A visit to my Grandmother from Nameless Cove after being in the cabin was quite the treat. A wonderful meal of wild rabbit, stuffing, peas, carrots, turnip and potatoes – all topped off with gravy. I enjoy this traditional meal as it brings back memories.
As a young boy, I would go with my father to check his slips (or rabbit snares). We would go on his Yamaha Bravo! He had the skill to well place a slip, adding twigs or tree limbs to ensure the rabbit would have to hop through the hole. Sometimes we would take our snowshoes to prevent us from sinking too deep into the snow.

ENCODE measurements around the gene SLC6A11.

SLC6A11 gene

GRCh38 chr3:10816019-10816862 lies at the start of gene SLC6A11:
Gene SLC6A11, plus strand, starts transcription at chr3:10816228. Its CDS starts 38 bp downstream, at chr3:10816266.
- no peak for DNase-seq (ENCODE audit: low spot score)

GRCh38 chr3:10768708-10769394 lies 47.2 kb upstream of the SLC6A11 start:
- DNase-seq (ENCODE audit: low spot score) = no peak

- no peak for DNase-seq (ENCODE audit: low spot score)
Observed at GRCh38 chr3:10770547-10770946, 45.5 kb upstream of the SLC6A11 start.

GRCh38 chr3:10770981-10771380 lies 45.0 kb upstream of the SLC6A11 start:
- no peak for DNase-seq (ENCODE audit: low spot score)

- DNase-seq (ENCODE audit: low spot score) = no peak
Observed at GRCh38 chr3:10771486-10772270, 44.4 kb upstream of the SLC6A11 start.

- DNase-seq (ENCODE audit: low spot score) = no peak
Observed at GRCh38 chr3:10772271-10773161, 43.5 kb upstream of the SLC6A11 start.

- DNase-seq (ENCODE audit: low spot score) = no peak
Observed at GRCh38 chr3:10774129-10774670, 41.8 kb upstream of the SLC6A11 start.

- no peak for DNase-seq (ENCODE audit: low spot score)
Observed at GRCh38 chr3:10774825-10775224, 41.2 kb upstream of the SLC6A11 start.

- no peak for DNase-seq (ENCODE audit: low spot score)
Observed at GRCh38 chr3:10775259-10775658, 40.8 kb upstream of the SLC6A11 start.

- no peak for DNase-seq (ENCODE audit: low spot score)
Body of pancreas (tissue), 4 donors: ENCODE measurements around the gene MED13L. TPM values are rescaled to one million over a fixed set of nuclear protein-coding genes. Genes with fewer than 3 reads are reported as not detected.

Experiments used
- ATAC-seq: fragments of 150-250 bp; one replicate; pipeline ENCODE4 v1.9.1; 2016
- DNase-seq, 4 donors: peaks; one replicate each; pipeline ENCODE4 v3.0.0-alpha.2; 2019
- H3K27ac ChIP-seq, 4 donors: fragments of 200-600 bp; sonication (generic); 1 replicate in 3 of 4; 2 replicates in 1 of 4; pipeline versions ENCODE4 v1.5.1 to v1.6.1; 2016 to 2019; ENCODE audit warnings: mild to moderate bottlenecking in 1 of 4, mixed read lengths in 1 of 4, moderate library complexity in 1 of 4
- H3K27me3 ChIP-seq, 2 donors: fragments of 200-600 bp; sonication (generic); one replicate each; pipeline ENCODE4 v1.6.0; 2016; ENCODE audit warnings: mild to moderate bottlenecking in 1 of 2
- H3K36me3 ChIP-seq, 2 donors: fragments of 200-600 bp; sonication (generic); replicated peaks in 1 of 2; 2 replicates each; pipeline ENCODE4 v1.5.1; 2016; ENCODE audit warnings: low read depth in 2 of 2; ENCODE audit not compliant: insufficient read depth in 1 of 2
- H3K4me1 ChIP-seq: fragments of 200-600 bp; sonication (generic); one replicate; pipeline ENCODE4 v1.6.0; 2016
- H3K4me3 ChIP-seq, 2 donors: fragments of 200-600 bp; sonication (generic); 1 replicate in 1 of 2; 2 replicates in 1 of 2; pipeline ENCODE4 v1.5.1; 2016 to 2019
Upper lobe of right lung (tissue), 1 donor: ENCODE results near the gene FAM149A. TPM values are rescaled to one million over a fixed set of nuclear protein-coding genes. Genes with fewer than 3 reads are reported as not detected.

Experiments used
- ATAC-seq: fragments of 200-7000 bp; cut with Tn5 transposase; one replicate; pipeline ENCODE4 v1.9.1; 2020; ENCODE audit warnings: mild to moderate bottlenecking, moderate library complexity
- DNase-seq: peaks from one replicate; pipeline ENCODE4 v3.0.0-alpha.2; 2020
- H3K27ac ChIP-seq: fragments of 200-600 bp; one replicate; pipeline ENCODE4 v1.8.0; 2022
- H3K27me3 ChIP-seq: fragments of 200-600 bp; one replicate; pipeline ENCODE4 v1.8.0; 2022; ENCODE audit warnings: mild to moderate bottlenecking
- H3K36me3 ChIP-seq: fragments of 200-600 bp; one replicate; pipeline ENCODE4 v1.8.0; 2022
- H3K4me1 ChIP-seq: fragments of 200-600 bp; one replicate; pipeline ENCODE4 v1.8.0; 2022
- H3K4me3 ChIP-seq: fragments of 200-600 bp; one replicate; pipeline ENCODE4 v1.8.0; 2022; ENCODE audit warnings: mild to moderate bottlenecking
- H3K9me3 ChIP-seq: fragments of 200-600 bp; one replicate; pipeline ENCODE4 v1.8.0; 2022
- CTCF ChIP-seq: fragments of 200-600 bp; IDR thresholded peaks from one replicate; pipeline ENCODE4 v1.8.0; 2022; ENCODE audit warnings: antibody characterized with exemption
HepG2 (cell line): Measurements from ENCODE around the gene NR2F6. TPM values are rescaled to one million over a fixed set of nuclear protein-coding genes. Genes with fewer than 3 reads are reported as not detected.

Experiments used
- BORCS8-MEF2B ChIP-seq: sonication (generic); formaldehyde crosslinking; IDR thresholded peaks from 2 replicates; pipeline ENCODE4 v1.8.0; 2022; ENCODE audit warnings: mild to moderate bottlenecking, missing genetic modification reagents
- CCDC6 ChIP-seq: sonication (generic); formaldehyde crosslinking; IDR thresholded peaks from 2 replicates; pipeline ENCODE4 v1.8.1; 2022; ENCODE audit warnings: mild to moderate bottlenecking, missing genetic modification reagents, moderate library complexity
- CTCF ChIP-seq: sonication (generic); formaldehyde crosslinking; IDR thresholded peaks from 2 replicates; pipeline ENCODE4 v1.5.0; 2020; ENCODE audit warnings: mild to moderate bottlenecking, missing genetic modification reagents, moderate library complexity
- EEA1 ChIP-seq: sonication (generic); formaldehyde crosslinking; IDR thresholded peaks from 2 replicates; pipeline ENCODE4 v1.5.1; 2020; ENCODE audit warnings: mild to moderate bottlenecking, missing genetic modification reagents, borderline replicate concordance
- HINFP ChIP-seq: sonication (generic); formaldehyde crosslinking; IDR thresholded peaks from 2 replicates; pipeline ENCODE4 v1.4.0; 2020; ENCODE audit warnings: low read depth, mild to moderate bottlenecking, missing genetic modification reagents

My uncle Douglas, who has since passed. He would spend a significant amount of time in the woods, whether it would be trapping, rabbit catching or berry picking. I would be assured that there would be a rabbit or two for me each season.
For me it is important to now learn the process of rabbit catching from my uncles who continue this tradition. I must learn these skills to pass on to future generations. As well learn how to skin a rabbit and prepare the meal.
For me it is important to learn the ways of the land, that has enabled people to survive for thousands of years – well before the Vikings came more than 1,000 years ago to this Peninsula.
Live Rural NL –Christopher Mitchelmore, MHA The Straits-White Bay North